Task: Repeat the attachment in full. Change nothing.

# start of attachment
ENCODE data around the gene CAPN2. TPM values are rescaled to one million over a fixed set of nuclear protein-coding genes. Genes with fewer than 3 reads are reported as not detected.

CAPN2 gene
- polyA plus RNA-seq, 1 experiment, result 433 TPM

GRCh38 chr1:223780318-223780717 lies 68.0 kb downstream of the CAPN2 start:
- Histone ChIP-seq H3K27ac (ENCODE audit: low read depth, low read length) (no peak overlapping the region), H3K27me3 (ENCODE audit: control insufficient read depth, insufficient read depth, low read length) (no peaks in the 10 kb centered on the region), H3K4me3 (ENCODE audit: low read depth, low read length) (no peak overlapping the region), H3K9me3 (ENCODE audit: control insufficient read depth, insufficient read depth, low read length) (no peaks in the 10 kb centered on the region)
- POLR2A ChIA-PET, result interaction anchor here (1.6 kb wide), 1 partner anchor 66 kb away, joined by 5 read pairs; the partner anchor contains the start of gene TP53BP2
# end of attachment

ENCODE data around the gene CAPN2. TPM values are rescaled to one million over a fixed set of nuclear protein-coding genes. Genes with fewer than 3 reads are reported as not detected.

CAPN2 gene
- polyA plus RNA-seq, 1 experiment, result 433 TPM

GRCh38 chr1:223780318-223780717 lies 68.0 kb downstream of the CAPN2 start:
- Histone ChIP-seq H3K27ac (ENCODE audit: low read depth, low read length) (no peak overlapping the region), H3K27me3 (ENCODE audit: control insufficient read depth, insufficient read depth, low read length) (no peaks in the 10 kb centered on the region), H3K4me3 (ENCODE audit: low read depth, low read length) (no peak overlapping the region), H3K9me3 (ENCODE audit: control insufficient read depth, insufficient read depth, low read length) (no peaks in the 10 kb centered on the region)
- POLR2A ChIA-PET, result interaction anchor here (1.6 kb wide), 1 partner anchor 66 kb away, joined by 5 read pairs; the partner anchor contains the start of gene TP53BP2